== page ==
Apr 10

Tackling the Thrift Store

My last couple days have been filled with thrift store shopping… which I absolutely love!  The thrill of the hunt gets me every time.  And just because something is cheap, doesn’t mean I can’t find it cheaper.  I might just take a little too much pride in scoring a great deal.  These golden pots were a thrifty steal… can’t wait to fill them with blooms!

Gold Planters | The Day's Design

I went to a total of 8 stores to score the number of little pots I needed for my client’s next project.  I realize not everyone has that much time (that’s why you hire me!), so I want to share a little strategy with you about thrift store shopping, because not all stores are created equal.

So, how should you tackle the thrifty madness?

My first piece of advice – steer away from the “name brand” or chain thrift stores.  Goodwill may have the name, but it doesn’t deliver the goods.  Ditto to Salvation Army.  For the most part, I don’t waste my time, at least not if I’m looking for vintagy and décor type items.  Clothing might be another story.  But these stores I feel are over-shopped, so you have to be there the instant something is donated to snatch it up.  And even then, I’m not always willing to pay their prices.

Look for less known stores, which are typically less shopped and I usually score better deals.  In Grand Rapids there’s a Bethany Thrift Store or the Pine Rest Thrift Store – proceeds go to each of these organizations, and while they’re still located on the main hub of Grand Rapids, people know less about them which benefits me greatly.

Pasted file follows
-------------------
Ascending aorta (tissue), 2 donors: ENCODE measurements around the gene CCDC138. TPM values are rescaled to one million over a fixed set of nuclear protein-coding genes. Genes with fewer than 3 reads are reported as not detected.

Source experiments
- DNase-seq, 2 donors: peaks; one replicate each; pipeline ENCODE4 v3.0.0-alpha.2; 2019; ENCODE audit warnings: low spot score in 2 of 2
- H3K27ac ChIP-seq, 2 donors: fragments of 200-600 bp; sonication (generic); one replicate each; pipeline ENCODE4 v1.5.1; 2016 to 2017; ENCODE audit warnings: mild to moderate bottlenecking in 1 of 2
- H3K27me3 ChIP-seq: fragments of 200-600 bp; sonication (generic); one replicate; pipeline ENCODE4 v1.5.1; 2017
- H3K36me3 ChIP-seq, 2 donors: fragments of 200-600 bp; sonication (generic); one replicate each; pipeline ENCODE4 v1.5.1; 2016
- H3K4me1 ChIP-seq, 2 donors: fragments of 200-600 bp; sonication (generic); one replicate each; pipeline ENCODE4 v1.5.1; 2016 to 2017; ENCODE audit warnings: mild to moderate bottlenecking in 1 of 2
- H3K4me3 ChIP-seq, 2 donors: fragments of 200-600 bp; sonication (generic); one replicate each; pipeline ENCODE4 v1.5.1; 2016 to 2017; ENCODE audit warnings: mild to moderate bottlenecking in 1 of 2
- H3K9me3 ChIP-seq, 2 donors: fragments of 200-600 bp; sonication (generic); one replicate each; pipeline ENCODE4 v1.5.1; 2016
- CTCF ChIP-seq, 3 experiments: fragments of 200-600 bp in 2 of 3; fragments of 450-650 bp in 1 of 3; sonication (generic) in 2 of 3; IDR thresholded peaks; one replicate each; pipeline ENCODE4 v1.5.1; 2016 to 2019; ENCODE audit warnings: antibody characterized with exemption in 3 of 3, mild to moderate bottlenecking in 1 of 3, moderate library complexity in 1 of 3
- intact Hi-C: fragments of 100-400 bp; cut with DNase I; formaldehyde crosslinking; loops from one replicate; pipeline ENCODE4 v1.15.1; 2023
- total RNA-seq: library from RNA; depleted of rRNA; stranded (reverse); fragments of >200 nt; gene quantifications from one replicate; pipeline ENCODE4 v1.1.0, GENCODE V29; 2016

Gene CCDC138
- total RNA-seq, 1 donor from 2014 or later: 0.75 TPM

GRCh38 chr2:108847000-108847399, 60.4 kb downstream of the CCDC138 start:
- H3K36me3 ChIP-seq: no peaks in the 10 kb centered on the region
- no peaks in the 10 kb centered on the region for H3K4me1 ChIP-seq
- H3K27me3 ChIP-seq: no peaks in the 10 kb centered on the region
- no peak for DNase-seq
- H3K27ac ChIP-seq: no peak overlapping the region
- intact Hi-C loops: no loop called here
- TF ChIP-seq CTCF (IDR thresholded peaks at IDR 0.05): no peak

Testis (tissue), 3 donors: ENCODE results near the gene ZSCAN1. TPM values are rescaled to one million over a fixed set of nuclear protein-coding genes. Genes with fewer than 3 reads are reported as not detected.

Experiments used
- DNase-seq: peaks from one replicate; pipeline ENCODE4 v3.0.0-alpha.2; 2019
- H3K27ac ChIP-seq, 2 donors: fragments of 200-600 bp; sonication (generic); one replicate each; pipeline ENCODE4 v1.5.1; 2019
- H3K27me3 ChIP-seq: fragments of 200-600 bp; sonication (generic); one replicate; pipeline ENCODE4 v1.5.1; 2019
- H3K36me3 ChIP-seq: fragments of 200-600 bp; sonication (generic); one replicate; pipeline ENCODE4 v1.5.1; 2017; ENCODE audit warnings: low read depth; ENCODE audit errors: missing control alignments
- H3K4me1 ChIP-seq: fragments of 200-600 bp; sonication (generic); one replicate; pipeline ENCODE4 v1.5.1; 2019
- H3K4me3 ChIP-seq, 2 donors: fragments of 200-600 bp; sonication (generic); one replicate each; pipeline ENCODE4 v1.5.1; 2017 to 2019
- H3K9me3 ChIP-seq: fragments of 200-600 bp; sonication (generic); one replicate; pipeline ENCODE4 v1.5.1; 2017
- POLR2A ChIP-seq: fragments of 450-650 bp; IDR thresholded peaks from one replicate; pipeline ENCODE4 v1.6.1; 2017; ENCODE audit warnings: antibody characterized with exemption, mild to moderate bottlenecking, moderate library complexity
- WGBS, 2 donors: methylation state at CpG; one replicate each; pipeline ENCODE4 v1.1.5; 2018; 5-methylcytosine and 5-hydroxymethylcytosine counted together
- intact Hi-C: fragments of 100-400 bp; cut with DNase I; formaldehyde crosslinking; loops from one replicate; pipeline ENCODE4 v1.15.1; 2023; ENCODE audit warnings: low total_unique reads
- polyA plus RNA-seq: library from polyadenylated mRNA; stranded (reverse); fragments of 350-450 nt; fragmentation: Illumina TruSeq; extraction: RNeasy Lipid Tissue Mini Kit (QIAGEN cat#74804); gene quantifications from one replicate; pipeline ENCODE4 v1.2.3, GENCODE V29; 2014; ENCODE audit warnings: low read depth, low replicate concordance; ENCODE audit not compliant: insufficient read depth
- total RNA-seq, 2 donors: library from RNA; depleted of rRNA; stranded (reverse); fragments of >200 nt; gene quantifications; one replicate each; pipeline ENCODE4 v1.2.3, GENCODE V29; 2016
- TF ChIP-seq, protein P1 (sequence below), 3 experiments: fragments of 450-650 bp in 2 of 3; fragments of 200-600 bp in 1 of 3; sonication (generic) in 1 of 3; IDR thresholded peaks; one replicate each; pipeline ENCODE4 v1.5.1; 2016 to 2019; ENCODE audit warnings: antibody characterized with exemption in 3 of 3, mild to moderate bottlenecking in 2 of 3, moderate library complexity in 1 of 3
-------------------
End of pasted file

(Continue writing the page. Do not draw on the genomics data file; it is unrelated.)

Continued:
Secondly, know the difference between a thrift store and antique store.  That sounds obvious, but with the turn “vintage” coming into play, this line has become clouded.  Places are popping up with titles such as estate sale warehouses.  Some are gold mines other, not so much.  Stores like this carry items ranging anywhere from collectable antiques to shampoo and Beanie Babies.  Places that claim to cater more to antique collectors are generally more expensive than those with more of a flea market sales pitch.

Stores like these also tend to have separate booths and not all booths are created equal either.  Booths are owned by different vendors, who all having different items and pricing strategy.  And occasionally a booth or two might be offering additional discounts, so pay attention to those hand-written signs.

No matter what the store, I recommend shopping on week days.  Usually there are a few less people milling about the store, which means I don’t have to make the split second buying decision.  There’s nothing worse than going back to grab your treasure, only to find someone else bought it out from underneath you.  But check their store hours, some have certain days of the week that they aren’t open or they may close earlier than your typical retailers.

Bring along your imagination along for the ride!  Items that look like junk when thrown together with other junk might actually be cool in the right setting.  Try to envision pieces in your home or with your event décor.  And if the price is right, paint can go a long way.  Love the shape of a vase but not the color – spray paint is your best friend!  And that ugly chair over there can be reupholstered for much less than buying new.  Don’t be afraid to get creative.

Any other tips or tricks?  I’d love to hear your thrifting strategies!


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